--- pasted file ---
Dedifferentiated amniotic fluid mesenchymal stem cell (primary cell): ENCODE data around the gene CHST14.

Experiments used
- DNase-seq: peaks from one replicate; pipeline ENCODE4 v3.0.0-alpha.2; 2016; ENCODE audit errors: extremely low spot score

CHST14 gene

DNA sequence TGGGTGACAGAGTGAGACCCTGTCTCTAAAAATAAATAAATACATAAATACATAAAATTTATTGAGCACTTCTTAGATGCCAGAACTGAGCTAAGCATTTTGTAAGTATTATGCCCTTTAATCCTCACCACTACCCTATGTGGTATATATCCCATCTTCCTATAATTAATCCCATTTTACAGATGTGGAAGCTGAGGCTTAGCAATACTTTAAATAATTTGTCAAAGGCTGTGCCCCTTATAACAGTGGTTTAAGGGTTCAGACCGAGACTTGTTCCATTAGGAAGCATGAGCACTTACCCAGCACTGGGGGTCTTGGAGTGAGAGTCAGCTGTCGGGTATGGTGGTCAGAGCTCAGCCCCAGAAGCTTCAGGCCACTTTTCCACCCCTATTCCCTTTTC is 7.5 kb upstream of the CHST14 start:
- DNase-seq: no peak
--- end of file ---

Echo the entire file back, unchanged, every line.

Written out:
Dedifferentiated amniotic fluid mesenchymal stem cell (primary cell): ENCODE data around the gene CHST14.

Experiments used
- DNase-seq: peaks from one replicate; pipeline ENCODE4 v3.0.0-alpha.2; 2016; ENCODE audit errors: extremely low spot score

CHST14 gene

DNA sequence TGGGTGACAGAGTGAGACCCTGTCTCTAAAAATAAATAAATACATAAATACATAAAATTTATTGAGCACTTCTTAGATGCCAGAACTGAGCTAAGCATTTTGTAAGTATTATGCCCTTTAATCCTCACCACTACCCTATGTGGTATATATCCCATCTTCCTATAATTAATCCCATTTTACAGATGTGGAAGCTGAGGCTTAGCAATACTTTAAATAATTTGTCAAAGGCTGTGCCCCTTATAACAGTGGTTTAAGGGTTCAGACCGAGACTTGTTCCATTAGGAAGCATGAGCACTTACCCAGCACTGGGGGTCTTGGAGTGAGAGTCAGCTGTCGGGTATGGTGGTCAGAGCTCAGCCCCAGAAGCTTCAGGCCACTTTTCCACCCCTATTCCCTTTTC is 7.5 kb upstream of the CHST14 start:
- DNase-seq: no peak